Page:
Late last week, Bank of America petitioned the California Court of Appeals for a re-hearing of the Glaski case, which the court had recently decided, subsequently publishing its written opinion.
The filing for petition for re-hearing should not have been surprising, as it was based in large part on several fairly obvious flaws related to the written decision, not the least of which was the fact that the trust in question was not one governed by New York’s Estates Powers and Trust Law (“EPTL”), as the court was told and assumed to be the case, but rather was a Delaware trust presumably subject to Delaware’s laws.
Fundamentally, the bank’s petition attempted to make the point that the Uniform Commercial Code (“UCC”) governs the assignment of a mortgage note, but then stating that if state trust law did apply, it would be that of the State of Delaware and not the State of New York.
Bank of America, who inherited this problem when it acquired La Salle Bank, filed a petition claiming that, “Glaski’s entire theory – that his mortgage was belatedly assigned to the trust is wrong. The stated basis for this claim by the bank as trustee is found in Section 2:04 of the Pooling & Servicing Agreement (“PSA”), which Bank of America says a more thorough reading of the PSA shows that Mr. Glaski’s loan was transferred into the trust before the trust’s closing date.”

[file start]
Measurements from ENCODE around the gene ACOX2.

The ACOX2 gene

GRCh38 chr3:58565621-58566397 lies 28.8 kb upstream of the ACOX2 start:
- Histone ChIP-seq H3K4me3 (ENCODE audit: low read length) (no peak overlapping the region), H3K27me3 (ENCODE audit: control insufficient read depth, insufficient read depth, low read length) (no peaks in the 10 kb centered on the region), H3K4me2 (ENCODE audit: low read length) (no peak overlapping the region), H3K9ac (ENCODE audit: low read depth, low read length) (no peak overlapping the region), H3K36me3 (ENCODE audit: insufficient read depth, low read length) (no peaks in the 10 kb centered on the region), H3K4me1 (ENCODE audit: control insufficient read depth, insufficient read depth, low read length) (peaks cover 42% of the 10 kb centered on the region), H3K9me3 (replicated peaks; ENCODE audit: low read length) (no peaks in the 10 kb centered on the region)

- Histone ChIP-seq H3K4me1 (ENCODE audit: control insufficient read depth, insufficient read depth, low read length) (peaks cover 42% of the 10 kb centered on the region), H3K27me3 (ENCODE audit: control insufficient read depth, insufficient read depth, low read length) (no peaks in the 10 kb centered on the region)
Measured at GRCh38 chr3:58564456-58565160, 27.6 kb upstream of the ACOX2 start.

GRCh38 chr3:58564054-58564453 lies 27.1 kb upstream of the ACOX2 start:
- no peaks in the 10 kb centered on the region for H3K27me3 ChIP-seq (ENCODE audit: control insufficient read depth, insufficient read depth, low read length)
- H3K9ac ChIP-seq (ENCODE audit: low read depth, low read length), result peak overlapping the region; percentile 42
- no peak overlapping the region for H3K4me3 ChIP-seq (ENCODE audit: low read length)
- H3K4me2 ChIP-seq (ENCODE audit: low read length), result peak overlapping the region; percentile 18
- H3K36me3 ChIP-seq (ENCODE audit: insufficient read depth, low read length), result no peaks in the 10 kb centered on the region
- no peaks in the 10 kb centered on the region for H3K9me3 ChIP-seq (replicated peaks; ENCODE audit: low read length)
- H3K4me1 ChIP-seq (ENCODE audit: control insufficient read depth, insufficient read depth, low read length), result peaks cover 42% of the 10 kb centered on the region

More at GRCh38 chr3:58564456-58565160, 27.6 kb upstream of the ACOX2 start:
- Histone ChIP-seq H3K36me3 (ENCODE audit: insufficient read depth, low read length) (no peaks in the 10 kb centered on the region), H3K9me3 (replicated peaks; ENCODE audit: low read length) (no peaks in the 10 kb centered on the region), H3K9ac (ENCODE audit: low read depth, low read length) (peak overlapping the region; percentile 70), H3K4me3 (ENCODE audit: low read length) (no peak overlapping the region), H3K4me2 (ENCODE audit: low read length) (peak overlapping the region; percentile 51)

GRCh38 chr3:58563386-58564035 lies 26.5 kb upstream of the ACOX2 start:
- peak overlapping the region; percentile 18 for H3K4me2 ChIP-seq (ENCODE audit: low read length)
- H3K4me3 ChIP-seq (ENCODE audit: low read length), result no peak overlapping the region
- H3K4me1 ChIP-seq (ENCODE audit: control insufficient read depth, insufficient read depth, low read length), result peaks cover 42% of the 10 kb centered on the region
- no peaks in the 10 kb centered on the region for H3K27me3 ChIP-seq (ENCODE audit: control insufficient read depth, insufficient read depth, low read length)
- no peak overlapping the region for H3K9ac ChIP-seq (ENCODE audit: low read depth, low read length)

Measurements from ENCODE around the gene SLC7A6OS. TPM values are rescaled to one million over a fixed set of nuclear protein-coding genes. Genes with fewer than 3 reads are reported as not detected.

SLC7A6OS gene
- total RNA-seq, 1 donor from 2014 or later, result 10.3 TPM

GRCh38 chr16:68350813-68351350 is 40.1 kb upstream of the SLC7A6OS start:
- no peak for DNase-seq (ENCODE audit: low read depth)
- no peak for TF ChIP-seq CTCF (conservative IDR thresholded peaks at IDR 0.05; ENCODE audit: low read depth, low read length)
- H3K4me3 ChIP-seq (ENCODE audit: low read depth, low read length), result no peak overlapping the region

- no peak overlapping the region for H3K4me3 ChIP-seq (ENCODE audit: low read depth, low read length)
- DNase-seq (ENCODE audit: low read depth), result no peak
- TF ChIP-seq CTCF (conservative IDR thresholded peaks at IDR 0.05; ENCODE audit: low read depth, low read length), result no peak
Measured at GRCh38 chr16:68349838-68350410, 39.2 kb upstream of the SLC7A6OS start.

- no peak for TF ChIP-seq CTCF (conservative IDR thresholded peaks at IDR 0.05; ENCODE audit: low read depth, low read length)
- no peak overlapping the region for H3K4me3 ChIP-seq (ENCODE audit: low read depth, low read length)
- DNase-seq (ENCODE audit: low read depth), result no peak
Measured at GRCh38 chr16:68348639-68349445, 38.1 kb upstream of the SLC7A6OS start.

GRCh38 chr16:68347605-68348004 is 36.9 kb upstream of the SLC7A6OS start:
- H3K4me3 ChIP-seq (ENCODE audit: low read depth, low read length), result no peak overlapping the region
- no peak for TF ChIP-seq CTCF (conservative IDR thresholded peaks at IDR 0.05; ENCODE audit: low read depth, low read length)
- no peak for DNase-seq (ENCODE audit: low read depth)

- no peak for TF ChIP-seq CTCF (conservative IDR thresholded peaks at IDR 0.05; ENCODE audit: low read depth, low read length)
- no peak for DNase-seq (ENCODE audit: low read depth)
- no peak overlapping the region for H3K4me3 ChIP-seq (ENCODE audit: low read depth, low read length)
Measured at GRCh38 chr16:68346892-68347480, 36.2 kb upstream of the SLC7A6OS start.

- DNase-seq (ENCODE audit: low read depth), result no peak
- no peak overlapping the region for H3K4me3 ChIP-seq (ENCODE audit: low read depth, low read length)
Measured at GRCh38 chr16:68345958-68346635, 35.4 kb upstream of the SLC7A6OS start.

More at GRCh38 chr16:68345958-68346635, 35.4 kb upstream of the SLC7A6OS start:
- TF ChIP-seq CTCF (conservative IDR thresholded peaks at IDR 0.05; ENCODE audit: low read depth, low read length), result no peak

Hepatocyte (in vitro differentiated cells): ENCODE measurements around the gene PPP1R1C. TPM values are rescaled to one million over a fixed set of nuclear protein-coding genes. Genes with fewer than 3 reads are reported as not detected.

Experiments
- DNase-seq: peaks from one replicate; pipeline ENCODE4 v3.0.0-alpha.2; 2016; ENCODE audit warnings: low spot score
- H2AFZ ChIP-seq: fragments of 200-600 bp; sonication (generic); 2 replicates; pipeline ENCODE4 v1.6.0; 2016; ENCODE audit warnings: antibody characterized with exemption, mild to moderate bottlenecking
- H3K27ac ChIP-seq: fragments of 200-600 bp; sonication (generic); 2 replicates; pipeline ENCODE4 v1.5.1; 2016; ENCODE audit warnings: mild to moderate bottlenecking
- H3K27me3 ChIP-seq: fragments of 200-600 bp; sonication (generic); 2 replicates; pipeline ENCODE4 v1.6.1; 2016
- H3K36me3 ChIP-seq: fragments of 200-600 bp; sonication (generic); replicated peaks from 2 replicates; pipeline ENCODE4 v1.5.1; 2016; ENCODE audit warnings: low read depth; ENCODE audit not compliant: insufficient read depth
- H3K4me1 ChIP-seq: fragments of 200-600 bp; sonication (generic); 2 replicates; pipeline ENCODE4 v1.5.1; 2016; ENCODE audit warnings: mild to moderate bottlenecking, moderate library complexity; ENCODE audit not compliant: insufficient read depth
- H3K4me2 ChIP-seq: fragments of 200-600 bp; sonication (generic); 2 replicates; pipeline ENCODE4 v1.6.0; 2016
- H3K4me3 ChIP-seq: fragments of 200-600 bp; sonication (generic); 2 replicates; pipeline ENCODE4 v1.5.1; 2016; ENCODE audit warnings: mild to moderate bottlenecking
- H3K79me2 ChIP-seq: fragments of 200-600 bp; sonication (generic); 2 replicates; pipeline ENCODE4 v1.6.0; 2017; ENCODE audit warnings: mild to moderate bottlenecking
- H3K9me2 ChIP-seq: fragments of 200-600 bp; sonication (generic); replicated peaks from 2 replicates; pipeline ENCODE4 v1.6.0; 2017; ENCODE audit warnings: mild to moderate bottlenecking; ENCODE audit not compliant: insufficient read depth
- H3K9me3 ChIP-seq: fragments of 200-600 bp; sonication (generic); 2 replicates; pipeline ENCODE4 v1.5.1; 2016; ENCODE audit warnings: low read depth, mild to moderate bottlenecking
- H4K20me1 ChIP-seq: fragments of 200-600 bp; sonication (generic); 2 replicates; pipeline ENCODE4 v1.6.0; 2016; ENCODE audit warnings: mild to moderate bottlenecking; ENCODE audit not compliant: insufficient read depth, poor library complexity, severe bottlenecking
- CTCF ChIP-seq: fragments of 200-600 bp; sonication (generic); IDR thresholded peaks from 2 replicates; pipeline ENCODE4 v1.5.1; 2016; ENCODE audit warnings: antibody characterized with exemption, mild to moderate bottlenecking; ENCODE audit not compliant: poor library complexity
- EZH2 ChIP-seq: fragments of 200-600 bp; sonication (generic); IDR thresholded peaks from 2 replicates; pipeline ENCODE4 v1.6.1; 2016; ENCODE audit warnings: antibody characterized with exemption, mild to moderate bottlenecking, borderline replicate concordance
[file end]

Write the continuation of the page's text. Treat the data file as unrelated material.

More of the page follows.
As stated in the bank’s petition…
Section 2.04 of the PSA states that WaMu “does hereby irrevocably sell, transfer, assign, set over and otherwise convey to the Trust, without recourse, all the Company’s right, title and interest in and to the Mortgage Pool Assets. It further states that “it is the express intent of the parties that the conveyance of the Mortgage Pool Assets to the Trust by the Company as provided in this Section 2.04 be, and be construed as, an absolute sale of the Mortgage Pool Assets.”
The remainder of the bank’s petition appears to focus on making the argument that the court should reconsider its holding that “an obligor has standing” to challenge such a breach of assignment, and the bank attempts to support this argument by saying that the court’s decision conflicts with other “well-established California common law rules,” and that it somehow “undermines California’s comprehensive statutory framework for non-judicial foreclosures.”
So, what does all of this, and the fact that the …read more